Big Brother is watching you.
In Connecticut most arrests are made when the police show up on-site and make an immediate arrest. In many states the other method would be by a grand jury indictment, but not Connecticut. The second method here is where police ask a Superior Court Judge to approve an arrest warrant.
That’s how Raymond Clark was arrested. New Haven police detective Scott Branfuhr applied to Judge Roland D. Fasano for approval of a warrant charging Clark with the murder of Yale graduate student Annie Le. The warrant had originally been sealed, but last week Judge Fasano approved its unsealing and it is a foreshadowing of what the state’s case against Clark will look like.
Like many modern murder cases, the case against Clark is circumstantial; there is no eyewitness or confession. This case is highly dependant on scientific DNA evidence, analysis of blood, hairs and fibers found on clothing and other items to connect samples collected to the humans they belong to.
What is most striking about this case, however, is how dependent it is on two forms of electronic surveillance. Clark and Le’s physical movements at the time surrounding the alleged murder were recorded on video cameras posted inside and outside of the Yale Animal Research Center located at 10 Amistad Street in New Haven. Their movements around the interior rooms of the lab are documented by Clark and Le’s swiping of electronic key cards at interior doors as they moved around the rooms of the lab.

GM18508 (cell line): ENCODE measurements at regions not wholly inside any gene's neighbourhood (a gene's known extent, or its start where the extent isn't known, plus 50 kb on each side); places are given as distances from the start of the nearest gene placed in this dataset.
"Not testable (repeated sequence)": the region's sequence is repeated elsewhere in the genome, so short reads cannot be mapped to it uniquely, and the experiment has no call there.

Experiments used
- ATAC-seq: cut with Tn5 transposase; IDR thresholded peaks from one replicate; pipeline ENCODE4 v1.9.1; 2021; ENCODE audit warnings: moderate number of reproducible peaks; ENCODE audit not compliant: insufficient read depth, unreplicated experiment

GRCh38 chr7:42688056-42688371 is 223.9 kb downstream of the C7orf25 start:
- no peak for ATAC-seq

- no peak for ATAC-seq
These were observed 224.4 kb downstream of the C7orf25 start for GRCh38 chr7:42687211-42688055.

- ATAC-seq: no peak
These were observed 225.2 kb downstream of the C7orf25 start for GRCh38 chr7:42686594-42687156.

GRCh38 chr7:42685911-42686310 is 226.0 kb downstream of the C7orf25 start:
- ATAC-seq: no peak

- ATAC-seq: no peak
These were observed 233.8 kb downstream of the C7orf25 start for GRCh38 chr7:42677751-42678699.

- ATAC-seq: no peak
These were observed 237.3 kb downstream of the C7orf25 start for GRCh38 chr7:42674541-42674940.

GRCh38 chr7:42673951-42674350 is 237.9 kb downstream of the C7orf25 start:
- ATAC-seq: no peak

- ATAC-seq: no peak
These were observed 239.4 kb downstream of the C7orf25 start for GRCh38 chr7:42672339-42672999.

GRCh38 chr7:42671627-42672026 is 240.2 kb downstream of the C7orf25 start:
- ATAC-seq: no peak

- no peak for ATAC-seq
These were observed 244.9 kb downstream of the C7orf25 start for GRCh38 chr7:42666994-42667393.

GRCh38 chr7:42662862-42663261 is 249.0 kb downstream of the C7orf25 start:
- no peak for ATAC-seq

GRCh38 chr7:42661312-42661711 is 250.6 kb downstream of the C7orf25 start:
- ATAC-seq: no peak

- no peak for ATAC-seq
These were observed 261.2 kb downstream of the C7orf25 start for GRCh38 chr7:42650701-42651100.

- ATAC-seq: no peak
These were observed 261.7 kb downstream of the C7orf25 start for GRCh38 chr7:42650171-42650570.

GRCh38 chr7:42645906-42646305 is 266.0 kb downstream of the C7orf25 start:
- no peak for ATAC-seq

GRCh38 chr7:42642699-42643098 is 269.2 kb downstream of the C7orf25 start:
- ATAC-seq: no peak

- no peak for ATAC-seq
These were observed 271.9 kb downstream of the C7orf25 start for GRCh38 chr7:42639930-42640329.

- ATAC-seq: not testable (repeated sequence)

This double whammy of surveillance is noteworthy for a number of reasons. The video surveillance shows the clothing Clark wore when he was in the building where police say he committed the murder. That allows prosecutors to link the evidence of what they claim is Le’s blood found on the boots, for example, to be the boots actually worn by Clark during the commission of the crime. The key card swipes not only place Clark and Le in the rooms where the evidence was found, but put them there at the important times.
How often are our whereabouts documented by electronic surveillance? How often are our movements electronically traceable by our use of a host of the variety of modern day centralized cards we all use like credit cards, toll systems like E-Z Pass, commuter system cards like Metrocard; not to mention e-mails and text messages sent?
Video cameras are everywhere now, in office buildings, stores, parking garages and on street corners. Our comings and goings are taped wherever we go. The combination of the video and the key card evidence New Haven prosecutors have in the Clark case are law enforcement tools I did not have available to me when I was a state prosecutor in the late 1980’s and early 90’s. That, combined with the other electronic footprints people leave behind, are a significant change in how people’s movements will be proven in courtrooms across America.
And it is a sobering reminder that Big Brother is watching. Act accordingly.